A Bit About Black Pig

Named after the ship of the infamous Captain Pugwash, Black Pig Border was formed in 1986 in Langley Mill/Eastwood on the Nottinghamshire and Derby border. Our founder members were a group of like minded dancers and musicians who had tried other forms of Morris dancing and were looking for something a little different.

From this small group of people, Black Pig has evolved over the years to what you see today. We are a mixed group of both male and female dancers and musicians. We have performed all over England at a wide variety of events, ranging from pub tours through fetes and festivals. We have danced in California and Germany and also appeared on film and television.

We have also been involved in the research behind the Stephen Booth book, 'Blind to The Bones' which is dedicated to our dance group.

Wenlock Edge - 30th anniversary
On our 30th Anniversary.
A Bit About Border Morris

As far as is known, Border Morris Dancing originates from the English/Welsh borders of Shropshire, Herefordshire and Worcestershire. Border Morris was usually done during the winter months where the dancers performed  vigorously using sticks and bells. One of the explanations was that it was danced to ward off the evil spirits of the old year allowing the return of spring.

Over the years, we have developed our own style of Border Morris performing traditional dances and some of our own invention. We use both traditional and contemporary tunes for our dances and have produced two music CD's which are available to purchase through our shop.


From our original costume of  Flat Caps, Black Trousers, Black Tattered waistcoats and pink shirts, our kit has evolved into the multi-coloured garb that we wear today. Although our basic kit is predominantly black (Black T-shirts and Trousers) we now wear brightly coloured and patterned Tailcoats which we make ourselves, Top Hats festooned with just about anything you could imagine, Multi-coloured Scarves , Ribbons and Bells.

Painted Faces

Face and body paints have been used from the earliest times, and for a variety of reasons - to enhance beauty, increase fear in the beholder or ward off evil spirits. Face painting is closely linked with masks : both create a disguise and a sense of make believe. Our painted faces are part of the Border Morris tradition. There are several explanations regarding the painted face - We prefer to adopt the popular  idea that it is to ward off the evil spirits of winter, and disguise us so that they do not return to haunt us.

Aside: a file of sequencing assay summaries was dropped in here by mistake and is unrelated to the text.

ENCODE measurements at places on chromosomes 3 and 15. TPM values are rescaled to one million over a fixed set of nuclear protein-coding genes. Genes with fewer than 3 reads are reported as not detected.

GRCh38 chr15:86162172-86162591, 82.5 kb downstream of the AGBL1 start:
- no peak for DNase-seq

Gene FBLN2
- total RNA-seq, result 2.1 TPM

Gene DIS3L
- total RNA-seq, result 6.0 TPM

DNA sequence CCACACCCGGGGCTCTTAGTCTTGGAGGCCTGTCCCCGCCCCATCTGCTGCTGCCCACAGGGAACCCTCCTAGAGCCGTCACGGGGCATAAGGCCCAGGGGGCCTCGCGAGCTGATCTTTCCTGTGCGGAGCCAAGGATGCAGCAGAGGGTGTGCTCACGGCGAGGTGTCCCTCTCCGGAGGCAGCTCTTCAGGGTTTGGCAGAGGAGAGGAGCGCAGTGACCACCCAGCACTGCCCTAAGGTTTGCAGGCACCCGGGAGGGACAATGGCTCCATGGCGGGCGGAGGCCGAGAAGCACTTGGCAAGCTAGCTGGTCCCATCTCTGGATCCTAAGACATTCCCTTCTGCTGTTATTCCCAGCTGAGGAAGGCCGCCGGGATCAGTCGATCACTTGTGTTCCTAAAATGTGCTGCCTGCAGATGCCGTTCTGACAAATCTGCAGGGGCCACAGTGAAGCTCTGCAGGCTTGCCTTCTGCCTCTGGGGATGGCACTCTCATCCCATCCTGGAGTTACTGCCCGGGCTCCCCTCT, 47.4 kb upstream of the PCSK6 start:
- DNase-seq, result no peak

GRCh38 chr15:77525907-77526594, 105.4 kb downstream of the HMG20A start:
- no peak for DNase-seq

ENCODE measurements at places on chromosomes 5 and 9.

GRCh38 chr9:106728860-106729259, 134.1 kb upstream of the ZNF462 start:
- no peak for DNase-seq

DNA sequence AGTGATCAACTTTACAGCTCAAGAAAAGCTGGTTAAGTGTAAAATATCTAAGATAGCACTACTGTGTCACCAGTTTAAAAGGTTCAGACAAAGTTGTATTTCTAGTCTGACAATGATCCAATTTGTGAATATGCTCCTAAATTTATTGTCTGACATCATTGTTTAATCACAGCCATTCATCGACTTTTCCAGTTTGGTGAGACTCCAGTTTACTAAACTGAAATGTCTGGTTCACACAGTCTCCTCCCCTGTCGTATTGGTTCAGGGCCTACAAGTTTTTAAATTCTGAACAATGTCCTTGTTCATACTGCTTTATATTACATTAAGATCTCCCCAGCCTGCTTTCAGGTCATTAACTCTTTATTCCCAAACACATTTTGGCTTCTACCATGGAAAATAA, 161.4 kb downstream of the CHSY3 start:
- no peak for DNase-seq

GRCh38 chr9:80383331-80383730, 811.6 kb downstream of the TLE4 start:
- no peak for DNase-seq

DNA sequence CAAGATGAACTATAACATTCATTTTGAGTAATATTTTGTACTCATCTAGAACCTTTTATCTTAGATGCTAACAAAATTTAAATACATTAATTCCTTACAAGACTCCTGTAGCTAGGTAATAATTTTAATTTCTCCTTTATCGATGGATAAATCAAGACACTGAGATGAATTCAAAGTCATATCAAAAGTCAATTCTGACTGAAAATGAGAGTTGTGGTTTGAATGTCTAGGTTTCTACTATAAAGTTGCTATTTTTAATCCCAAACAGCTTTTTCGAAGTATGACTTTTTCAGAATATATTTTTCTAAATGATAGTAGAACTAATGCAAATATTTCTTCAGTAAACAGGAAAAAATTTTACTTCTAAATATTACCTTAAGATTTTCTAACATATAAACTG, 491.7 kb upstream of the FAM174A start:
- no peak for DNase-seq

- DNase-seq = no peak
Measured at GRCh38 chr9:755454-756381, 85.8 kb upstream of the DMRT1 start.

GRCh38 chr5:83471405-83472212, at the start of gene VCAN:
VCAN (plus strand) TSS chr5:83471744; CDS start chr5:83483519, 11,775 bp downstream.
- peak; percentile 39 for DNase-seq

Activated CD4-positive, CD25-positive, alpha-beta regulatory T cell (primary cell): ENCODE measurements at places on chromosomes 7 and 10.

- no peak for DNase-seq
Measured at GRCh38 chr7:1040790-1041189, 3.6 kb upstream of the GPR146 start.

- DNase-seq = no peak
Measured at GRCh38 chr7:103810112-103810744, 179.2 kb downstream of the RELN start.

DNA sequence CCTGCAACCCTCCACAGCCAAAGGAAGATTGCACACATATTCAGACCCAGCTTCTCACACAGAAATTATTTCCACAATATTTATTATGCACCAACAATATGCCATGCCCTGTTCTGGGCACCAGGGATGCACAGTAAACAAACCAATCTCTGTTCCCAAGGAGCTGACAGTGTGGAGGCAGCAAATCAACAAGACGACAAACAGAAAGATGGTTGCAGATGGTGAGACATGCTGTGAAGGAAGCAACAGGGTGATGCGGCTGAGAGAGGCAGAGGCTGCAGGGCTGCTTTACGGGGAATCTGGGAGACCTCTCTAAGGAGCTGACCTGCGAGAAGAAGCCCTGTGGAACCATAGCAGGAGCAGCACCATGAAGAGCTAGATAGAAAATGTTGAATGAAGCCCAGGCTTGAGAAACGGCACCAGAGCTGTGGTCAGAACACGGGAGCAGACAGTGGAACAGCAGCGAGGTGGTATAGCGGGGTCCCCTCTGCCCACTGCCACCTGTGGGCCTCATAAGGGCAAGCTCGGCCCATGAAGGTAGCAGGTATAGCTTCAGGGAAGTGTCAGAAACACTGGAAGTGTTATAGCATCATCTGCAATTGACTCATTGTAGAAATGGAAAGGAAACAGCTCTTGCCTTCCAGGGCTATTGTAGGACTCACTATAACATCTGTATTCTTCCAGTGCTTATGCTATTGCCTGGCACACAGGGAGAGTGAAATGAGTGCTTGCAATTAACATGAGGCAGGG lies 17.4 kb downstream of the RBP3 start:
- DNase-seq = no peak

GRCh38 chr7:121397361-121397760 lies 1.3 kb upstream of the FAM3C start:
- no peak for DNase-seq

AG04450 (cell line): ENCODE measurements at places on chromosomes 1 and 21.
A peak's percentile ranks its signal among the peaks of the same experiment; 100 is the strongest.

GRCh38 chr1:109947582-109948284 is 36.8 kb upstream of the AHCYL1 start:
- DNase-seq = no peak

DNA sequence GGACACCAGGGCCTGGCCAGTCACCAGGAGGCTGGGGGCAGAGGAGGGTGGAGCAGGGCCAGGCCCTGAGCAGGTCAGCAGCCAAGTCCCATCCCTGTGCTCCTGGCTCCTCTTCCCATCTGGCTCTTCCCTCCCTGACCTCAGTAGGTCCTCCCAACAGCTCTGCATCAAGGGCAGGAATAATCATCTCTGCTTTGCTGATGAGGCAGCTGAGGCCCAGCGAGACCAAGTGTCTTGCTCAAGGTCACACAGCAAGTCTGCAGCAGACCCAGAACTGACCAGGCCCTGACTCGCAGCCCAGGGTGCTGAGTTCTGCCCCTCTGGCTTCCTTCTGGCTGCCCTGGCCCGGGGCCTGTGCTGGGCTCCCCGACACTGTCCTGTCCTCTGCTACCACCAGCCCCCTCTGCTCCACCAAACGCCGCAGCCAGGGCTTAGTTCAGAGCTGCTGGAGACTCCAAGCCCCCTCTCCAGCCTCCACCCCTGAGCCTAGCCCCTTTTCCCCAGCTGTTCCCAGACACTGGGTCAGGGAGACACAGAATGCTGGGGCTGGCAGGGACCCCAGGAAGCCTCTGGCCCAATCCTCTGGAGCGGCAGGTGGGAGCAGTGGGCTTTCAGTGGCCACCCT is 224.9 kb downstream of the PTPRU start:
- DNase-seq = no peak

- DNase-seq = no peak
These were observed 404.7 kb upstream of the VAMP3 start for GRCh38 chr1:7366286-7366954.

Mummers Plays

A Mummers Play is an English folk drama based upon the fight between good and evil. One of the protagonists is killed off by the other and is then revived by a magical doctor. Various other characters appear during the course of the play - the amount and variety depending upon the area in which the play originates.
Black Pig perform a version of the old Selston (Nottinghamshire) Bullguysers' play usually at Christmas or in the New Year. We learned it from an old Selston resident who last performed it in his youth.
It is usually performed in pubs local to the Selston area and the play lasts about ten minutes, depending of course on how much beer has been quaffed.

For full details of our play click on the Mummers Play link. For further in depth information , photo's and scripts on hundreds of folk plays from all over England. Visit the Folk Play web site from our related links page.

The Company of Owd Oss

The custom was revived by Dave Mooney and several members of Black Pig border morris. Dave discovered that the old horse Christmas play had once toured Kimberley and surrounding area. Further research led to discovery of version of Notts old horse play recorded by M.H. Mason in 1902 and this is the song and music that is used. Attempts to acquire a genuine horse skull failed due to laws regarding disposal of animal remains so a hoodening-type horse was made and painted in the red/black colour mentioned by Mason. The design of the horse was sketched by Tina Saxton with final construction by Dave Mooney and Owen Lewis using Chicken wire and papier-mach�. Jaw movement is by a rope-pulley mechanism. Nick Betinis operated the horse while Brian Howes performed as the horse ticer and sang the songs.

The play is quite short in length and involves horseplay between the animal and its ticer/blacksmith culminating in the poor horse being roughly manhandled from the premises as �neither use to ride upon nor in the team to draw.� Those who take pity upon him are invited to make a charitable donation.